Nike has also built upon its go-to cavity-back design for enhanced ball speed and forgiveness. Designers updated the "Covert Cavity" with "FlyBeam" supports that stiffen the crown, sole and back of the clubhead for a greater transfer of energy to the ball. The cavity itself maintains MOI and forgiveness on off-center hits while moving the club's CG forward to reduce spin. A new channel along the sole close to the leading edge combines with the cavity to produce more face flex on mis-hits, a higher COR and increased ball speeds.
The Vapor Flex comes standard with Mitsubishi's Diamana S+ Blue Board shaft. The Mitsubishi Diamana S+ White Board, Mitsubishi Fubuki ZT50 or Z50 shafts are also available at no additional charge. Available January 30. -- Rob Sauerhaft
From the January 28, 2015 Issue of the SI Golf+ Digital Emag
Selling points: The Vapor Flex driver is built with Nike's Covert Cavity design that moves the CG forward to produce lower spin rates without a loss of MOI or stability. A compression channel along the sole combines with supportive FlyBeams (they stiffen the head) to increase flex and ball speed on shots struck below the sweet spot. An adjustable hosel allows for loft and face angle to be altered independently of each other, providing 15 combinations.
This new system, called Flex Loft 2.0, is 30 percent lighter than the previous Flex Loft design, allowing for weight to be repositioned in more useful areas of the head. A secondary tuning technology called Flex-Flight utilizes a variable weighted rod (one end is 9 grams, the other weighs 0.5 grams) located in a slot in the back of the head. Adjusting the position of the rod can move CG by 2.4 millimeters, from low and forward to low and farther back, effectively altering both launch angle and spin rates.
Our take: Nike is making a strong run in the adjustability department with the low-spin Vapor Flex for better players and faster swingers. The movable CG could be a game changer for some golfers. Its cavity-back design is not only innovative but also helps increase ball speed.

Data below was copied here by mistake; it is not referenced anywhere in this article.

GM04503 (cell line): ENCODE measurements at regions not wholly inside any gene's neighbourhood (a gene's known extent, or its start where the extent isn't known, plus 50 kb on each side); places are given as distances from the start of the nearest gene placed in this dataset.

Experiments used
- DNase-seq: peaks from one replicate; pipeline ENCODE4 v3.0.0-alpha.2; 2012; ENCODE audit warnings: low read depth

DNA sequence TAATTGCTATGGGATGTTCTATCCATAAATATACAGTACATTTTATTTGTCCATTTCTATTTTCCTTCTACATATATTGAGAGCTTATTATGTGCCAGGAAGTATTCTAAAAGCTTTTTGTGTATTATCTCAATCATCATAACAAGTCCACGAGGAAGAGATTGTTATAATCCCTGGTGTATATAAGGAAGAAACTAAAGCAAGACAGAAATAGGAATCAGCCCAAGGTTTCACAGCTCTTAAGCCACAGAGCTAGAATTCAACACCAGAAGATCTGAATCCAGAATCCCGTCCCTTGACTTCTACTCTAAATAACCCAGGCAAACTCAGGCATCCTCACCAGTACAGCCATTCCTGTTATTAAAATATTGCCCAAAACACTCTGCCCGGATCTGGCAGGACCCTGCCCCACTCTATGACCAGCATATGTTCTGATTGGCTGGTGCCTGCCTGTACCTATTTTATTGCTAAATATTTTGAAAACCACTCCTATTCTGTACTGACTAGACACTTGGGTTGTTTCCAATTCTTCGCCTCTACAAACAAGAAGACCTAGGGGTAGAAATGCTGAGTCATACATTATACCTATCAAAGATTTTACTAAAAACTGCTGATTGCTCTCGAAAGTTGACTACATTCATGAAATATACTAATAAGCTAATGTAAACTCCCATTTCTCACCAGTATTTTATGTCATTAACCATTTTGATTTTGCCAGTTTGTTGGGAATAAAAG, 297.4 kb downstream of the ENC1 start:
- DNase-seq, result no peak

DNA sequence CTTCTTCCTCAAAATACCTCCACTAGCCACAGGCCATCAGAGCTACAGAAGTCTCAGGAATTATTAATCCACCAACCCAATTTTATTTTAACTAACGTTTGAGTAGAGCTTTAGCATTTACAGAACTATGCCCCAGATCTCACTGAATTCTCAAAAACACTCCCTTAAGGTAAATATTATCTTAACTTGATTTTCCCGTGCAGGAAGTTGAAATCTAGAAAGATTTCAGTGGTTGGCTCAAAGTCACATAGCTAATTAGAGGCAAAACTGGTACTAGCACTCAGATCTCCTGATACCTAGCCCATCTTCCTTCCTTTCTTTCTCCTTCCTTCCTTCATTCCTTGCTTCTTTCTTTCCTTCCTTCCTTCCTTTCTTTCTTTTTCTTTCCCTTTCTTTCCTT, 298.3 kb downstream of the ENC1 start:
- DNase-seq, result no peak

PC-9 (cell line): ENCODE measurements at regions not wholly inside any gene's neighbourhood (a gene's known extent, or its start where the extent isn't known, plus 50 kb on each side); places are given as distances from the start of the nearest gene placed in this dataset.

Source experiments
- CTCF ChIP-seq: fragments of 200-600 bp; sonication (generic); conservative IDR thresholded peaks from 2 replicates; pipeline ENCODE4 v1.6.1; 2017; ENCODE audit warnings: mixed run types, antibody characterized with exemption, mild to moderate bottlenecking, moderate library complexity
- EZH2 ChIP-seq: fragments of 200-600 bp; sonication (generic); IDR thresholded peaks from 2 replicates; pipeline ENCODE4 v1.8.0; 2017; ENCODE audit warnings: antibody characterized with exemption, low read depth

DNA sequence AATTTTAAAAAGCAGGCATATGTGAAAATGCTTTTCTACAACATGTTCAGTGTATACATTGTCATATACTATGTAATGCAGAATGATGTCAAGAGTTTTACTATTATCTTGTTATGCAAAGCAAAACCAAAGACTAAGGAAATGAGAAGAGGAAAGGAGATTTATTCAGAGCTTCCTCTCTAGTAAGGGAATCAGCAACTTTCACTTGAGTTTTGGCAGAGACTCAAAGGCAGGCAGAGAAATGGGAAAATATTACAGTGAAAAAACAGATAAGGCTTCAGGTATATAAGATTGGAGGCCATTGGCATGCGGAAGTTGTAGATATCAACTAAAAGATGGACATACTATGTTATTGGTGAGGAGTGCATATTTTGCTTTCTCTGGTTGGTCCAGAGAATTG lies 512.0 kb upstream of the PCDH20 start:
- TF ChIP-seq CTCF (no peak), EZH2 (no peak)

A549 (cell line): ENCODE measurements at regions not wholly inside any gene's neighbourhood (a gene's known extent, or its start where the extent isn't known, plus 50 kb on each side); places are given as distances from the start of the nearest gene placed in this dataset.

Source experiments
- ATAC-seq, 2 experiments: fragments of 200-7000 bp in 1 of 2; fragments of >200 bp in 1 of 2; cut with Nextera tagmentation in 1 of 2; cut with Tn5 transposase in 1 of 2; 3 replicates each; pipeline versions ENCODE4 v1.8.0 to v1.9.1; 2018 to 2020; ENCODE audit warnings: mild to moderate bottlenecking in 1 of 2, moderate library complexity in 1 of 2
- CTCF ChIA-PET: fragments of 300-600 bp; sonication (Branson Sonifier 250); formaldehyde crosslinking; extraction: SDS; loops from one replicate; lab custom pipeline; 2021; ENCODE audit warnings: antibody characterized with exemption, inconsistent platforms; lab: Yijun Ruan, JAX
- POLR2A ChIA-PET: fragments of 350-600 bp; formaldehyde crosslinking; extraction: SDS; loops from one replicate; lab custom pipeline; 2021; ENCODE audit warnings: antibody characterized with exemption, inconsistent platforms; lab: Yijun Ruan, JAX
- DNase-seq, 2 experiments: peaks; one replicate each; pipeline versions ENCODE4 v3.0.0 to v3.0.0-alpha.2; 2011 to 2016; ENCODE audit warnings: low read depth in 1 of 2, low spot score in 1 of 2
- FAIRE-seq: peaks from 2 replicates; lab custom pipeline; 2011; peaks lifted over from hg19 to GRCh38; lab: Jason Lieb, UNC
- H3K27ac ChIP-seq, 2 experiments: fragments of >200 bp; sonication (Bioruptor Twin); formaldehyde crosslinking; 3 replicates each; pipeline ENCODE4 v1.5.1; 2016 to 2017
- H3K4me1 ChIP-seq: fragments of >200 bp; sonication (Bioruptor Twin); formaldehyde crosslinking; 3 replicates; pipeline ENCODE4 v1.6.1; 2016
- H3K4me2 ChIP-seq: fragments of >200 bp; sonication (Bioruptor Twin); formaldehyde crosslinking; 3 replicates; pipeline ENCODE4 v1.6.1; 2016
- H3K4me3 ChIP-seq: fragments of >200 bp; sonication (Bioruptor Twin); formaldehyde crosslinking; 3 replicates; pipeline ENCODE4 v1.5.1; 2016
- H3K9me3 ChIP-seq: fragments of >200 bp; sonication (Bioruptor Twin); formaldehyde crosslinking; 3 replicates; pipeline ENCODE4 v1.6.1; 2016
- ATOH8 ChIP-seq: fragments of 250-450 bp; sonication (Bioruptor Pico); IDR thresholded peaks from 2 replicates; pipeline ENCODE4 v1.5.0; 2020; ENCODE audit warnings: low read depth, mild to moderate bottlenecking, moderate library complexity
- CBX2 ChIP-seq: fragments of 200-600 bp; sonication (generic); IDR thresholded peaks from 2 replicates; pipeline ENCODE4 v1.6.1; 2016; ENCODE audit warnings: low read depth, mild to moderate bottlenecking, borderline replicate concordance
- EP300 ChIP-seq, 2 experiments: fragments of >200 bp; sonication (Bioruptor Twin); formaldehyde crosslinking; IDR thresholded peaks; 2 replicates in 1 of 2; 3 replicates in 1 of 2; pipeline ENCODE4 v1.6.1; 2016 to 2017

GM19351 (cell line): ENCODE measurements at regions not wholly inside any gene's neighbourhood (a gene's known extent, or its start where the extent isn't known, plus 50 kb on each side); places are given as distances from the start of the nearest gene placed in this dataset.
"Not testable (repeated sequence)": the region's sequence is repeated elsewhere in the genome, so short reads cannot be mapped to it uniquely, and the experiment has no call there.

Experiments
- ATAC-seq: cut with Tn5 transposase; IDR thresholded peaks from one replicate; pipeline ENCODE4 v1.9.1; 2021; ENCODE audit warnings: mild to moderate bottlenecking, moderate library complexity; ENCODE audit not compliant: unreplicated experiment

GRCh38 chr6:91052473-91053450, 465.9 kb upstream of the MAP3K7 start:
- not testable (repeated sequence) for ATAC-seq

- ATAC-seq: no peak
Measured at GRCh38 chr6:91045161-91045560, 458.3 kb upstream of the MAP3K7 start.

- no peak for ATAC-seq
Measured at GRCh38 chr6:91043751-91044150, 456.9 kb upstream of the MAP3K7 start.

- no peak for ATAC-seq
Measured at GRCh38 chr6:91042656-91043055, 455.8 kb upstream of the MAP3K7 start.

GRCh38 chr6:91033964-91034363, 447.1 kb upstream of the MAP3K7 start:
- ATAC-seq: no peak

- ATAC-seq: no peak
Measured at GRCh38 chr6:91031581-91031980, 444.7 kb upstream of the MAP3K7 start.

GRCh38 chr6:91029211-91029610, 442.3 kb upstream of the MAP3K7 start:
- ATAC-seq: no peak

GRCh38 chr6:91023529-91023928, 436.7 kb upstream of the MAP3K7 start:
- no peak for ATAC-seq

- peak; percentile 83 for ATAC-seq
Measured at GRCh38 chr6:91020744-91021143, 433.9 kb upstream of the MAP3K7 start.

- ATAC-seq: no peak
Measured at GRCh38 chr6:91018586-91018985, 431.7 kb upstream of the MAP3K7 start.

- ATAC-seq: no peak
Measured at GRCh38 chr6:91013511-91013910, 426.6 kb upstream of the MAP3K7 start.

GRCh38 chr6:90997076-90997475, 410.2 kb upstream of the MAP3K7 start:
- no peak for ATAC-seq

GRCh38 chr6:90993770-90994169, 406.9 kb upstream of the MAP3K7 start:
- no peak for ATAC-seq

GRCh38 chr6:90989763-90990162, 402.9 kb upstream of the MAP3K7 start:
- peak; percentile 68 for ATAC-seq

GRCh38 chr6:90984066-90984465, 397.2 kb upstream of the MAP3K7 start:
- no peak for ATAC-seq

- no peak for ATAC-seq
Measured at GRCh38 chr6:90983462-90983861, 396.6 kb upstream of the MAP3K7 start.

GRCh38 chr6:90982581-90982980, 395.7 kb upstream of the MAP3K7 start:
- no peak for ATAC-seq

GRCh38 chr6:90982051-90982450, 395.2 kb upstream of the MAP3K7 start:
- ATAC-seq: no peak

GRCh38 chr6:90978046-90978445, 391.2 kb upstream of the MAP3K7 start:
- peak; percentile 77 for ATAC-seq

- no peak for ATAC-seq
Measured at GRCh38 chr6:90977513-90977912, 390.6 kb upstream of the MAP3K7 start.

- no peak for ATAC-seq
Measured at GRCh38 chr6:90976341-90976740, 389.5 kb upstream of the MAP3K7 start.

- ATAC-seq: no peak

Fine print: Available with Mitsubishi Diamana S+ Blue Board shaft or free upgrades to Mitsubishi Fubuki ZT50 or Z50 shafts. At retail January 30. Bottom line $499.
From Golf.com, October 16, 2014
The Vapor Flex, which is the most tunable driver in the Vapor family, features an adjustable hosel that allows for loft and face angle to be altered independently of one another, providing 15 different combinations. This new system, called Flex Loft 2.0, is 30 lighter than the previous Flex Loft design, allowing for more weight to be repositioned in more useful areas of the clubhead.
A secondary tuning technology called Flex-Flight expands the Vapor Flex’s options to allow for a total of 30 launch possibilities. The design utilizes a variable weighted rod (one end weighs 9 grams, the other weights 0.5 grams) that’s placed in a cavity in the low rear of the clubhead. By adjusting the position of the rod, the clubhead's CG can be moved 2.4mm, from low and forward to low and back, effectively altering both launch angle and spin rates. The Vapor Flex comes standard with Mitsubishi's Diamana S+ Blue Board shaft. -- Michael Chwasky
NEXT REVIEW: Ping G30 LS Tec